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Man United's Anthony Martial must adapt so long as Jose Mourinho's in charge

It has been reported this week that Anthony Martial is set to sign a new five-year deal at Manchester United, despite the club having the option to extend his current contract until the end of the next season. Given the player's public falling-out with Jose Mourinho this summer, the news sends a fairly powerful message.

To offer a new deal to a player Mourinho doesn't seem to fancy, but who the club recognise as having a bright future, is letting the manager know what they think about his place in the pecking order.

Mourinho's time at United is surely coming to an end, and news that the club are going against his wishes again is just the latest indication of that. Mourinho was open to selling Martial during the summer transfer window, so to see a player who wasn't in his plans rewarded with a long-term deal will speak loud and clear to him over whose future the club are keener to see tied down.

Supporters will be split on this, though, with many criticising the player's performances and claiming he doesn't do enough to warrant the faith others have in him. Yet the memories of his first season -- during which he managed an impressive 17 goals, including that great strike on his debut against Liverpool and the goal at Wembley against Everton that put United into the FA Cup final -- are still fresh in the mind.

Martial's supporters will point to the fact the Frenchman was the star of the show before Mourinho was appointed. The 2015-16 season was largely a depressing one, with Louis van Gaal's brand of football the dullest that fans had been subjected to since Sir Alex Ferguson's retirement, but Martial, as a teenager, was one of the few rays of light. He was responsible for 20 percent of the goals United scored in all competitions, which is saying something when you consider he was new to the league and missed the first month of the season.

Under a new manager, particularly one who values the qualities Martial boasts, maybe we would see a return to the form he originally enjoyed.

Martial won more player-of-the-month polls than any other United player last season, despite his limited appearances, because when he was played regularly, he scored. In his first eight appearances last season (four of which were off the bench), he found the back of the net five times. In January, he played in five games, scored three goals and assisted on a further two.

When he has games under his belt and is playing with confidence, Martial is the one player you want the ball to fall to in the box, so cool and calm is his finishing. When you look at the sitters Romelu Lukaku has missed in the opening weeks of this season when the score was 0-0 -- misses that have proved costly -- it's easy to wonder what might have been if Mourinho had spent more time building up Martial instead of tearing him down. The Frenchman, at his best, would have several goals to his name if those chances had fallen to him.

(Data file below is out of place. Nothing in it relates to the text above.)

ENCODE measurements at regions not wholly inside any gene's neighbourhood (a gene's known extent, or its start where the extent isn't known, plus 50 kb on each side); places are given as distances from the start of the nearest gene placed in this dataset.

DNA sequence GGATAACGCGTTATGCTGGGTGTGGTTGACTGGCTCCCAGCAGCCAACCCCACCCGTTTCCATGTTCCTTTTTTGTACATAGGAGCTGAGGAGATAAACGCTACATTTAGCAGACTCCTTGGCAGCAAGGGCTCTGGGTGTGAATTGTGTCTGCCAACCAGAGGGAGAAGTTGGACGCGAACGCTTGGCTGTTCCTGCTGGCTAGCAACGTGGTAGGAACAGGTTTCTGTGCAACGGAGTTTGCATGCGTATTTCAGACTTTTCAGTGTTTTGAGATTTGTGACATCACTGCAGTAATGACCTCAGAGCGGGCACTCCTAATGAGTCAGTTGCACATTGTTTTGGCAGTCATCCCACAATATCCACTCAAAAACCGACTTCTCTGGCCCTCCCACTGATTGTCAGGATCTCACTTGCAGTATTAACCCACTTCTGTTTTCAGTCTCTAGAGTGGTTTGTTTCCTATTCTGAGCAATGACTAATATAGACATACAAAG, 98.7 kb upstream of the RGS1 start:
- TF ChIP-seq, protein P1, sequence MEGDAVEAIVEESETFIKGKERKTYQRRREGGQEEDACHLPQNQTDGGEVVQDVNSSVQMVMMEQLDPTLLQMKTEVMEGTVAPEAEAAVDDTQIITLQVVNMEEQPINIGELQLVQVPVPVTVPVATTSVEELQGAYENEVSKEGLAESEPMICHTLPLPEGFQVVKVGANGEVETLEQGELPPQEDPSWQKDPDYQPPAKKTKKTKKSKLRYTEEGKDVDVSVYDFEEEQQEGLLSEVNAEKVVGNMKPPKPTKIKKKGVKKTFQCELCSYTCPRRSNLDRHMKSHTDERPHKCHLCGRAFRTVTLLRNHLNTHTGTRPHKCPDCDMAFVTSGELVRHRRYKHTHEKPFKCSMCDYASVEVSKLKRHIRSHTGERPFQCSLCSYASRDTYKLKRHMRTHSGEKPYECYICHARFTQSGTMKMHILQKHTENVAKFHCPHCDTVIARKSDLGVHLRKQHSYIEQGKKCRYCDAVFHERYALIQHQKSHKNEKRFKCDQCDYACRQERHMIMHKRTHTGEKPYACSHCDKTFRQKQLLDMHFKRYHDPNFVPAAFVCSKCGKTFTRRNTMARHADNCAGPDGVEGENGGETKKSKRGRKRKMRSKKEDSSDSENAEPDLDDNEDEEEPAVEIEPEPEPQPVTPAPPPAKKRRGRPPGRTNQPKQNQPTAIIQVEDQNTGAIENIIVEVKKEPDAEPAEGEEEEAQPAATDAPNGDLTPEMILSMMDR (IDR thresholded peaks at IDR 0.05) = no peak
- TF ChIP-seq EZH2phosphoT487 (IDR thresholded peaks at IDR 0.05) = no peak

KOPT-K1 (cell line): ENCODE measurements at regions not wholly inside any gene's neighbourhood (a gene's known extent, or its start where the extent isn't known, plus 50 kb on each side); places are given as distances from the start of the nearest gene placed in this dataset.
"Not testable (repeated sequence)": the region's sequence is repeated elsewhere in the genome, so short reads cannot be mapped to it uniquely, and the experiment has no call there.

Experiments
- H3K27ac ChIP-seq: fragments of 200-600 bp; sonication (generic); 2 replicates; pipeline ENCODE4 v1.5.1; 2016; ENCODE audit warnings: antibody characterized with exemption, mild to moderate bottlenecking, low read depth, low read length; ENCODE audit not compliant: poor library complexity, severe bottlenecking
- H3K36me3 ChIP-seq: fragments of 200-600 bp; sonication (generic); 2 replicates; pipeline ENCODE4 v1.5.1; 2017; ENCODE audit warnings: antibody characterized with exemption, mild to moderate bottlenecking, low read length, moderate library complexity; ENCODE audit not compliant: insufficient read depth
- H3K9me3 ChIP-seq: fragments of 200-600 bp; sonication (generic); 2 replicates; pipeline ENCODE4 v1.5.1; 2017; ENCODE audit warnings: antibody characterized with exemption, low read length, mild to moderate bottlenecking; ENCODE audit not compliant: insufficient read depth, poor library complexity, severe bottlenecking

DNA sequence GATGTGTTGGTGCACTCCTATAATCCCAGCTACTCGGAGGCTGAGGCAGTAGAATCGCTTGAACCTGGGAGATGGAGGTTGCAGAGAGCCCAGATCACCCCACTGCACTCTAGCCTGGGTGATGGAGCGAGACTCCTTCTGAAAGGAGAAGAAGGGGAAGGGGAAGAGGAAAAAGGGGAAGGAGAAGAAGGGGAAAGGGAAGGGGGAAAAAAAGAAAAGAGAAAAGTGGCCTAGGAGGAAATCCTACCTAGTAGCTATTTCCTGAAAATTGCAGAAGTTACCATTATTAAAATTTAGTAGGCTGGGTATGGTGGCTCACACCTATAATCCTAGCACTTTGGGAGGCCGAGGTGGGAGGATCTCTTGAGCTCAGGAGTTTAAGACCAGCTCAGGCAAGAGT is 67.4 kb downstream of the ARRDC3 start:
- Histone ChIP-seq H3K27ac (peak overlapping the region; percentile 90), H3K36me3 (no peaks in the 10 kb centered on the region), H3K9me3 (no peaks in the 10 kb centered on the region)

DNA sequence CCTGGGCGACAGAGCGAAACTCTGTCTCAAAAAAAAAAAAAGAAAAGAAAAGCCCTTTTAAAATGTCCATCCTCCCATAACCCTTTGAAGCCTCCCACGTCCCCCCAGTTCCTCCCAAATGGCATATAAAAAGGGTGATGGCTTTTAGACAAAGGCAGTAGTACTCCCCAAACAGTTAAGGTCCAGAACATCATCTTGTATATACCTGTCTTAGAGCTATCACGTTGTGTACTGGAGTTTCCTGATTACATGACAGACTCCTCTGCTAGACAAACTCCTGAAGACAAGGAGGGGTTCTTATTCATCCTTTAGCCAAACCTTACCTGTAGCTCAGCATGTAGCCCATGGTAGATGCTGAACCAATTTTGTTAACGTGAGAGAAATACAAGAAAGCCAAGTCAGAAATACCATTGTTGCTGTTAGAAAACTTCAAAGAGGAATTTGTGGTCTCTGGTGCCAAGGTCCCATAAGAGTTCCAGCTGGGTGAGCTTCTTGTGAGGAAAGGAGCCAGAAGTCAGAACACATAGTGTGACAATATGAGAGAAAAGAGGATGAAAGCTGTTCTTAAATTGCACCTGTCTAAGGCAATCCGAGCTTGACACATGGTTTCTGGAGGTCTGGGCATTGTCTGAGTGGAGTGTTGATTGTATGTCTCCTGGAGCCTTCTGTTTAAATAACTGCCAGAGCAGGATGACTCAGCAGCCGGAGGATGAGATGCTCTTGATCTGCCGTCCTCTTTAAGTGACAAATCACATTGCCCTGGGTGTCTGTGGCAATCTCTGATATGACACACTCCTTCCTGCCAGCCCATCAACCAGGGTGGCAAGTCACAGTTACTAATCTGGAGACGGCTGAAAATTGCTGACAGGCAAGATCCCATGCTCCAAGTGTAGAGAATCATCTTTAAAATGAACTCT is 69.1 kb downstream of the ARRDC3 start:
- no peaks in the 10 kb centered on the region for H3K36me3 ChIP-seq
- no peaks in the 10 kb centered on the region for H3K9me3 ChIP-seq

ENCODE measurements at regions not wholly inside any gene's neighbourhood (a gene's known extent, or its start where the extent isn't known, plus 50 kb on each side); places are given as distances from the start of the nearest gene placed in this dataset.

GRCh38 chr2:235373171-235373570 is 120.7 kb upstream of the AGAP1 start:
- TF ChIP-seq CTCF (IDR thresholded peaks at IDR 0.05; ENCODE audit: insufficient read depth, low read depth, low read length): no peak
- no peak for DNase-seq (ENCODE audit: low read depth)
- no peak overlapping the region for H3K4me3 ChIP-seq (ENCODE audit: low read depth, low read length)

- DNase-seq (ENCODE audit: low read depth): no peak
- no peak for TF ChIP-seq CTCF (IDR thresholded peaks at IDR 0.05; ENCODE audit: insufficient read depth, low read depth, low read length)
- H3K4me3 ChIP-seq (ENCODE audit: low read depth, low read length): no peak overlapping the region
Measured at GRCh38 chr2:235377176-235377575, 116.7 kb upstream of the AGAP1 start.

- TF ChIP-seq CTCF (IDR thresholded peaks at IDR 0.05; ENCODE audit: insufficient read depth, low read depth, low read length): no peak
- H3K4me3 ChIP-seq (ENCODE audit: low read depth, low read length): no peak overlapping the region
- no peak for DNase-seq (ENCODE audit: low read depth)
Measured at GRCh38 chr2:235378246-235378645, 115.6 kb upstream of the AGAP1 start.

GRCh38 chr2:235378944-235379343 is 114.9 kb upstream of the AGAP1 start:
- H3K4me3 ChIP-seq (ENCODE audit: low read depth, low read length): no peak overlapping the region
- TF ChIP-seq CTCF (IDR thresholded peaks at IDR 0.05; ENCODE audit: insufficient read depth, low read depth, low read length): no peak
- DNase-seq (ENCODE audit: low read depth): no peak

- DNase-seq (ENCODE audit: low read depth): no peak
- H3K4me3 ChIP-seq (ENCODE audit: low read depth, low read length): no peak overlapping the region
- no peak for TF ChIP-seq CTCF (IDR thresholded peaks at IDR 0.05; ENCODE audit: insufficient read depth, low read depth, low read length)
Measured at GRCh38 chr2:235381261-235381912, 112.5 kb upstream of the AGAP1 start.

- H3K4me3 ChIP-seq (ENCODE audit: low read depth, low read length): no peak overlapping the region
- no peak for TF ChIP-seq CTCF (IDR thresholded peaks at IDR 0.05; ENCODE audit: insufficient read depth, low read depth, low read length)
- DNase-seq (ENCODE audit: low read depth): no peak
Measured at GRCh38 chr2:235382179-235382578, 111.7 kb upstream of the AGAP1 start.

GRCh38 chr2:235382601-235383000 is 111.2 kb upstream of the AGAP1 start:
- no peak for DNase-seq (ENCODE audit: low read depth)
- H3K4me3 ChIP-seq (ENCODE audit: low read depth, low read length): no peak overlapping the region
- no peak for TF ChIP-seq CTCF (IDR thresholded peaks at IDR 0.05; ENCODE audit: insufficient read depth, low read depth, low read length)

Yet Martial is a player who somehow manages to give his detractors the impression he doesn't care. Maybe he has started the season sulking, begrudging Mourinho the lack of playing time he was offered last season, which likely cost him a World Cup winners' medal in Russia this summer. Some would argue that he's justified to feel frustrated with the manager, while others will point out that it's the club paying his salary, not Mourinho. It shouldn't be up to Martial to pick and choose when he puts in the effort.

The question that needs to be answered, and likely will be if Martial stays at United once Mourinho leaves, is whether he was a one-season wonder or if he is potentially a world-class player. While he has showed flashes of brilliance since his debut campaign, he has not maintained that level in the years since. Is that something Mourinho should take sole responsibility for? Or is there a weakness in Martial's mentality that means when the going gets tough, he goes missing?

France's manager, Didier Deschamps, alluded to this problem a year ago when leaving Martial out of the squad for a friendly against England.

"He has a limited amount of playing time. He's been doing some good things but he's not as decisive as he was before. The two things are linked. Perhaps he's lost a bit of confidence, a bit of rhythm," Deschamps said then. "There's been a change of coach, maybe a different system as well. If you're playing less, when you do play then you have to be decisive, you're not allowed to make any mistakes."

Martial is still just 22, and some would argue it's normal for his waning confidence to affect his performances. Others would say he's a professional footballer, with a handsome salary to match, and that drifting in and out of games as regularly as he does is unacceptable, regardless of who the manager is.

Yet if signing a new deal gives Martial the assurances he needs that the club wants him, which in turn boosts his form, then that can only be a positive thing. If, in time, United aren't as keen, there will be plenty of clubs that are, and his extended deal means they can demand a decent transfer price for him, rather than lose him for little or nothing at all.

But Martial needs to accept that Mourinho isn't going to change, so if he wants to make an impact at this club while the manager is still here, he will have to be the one that adapts. And if he does, it's unimaginable that he will make his Old Trafford exit before Mourinho.


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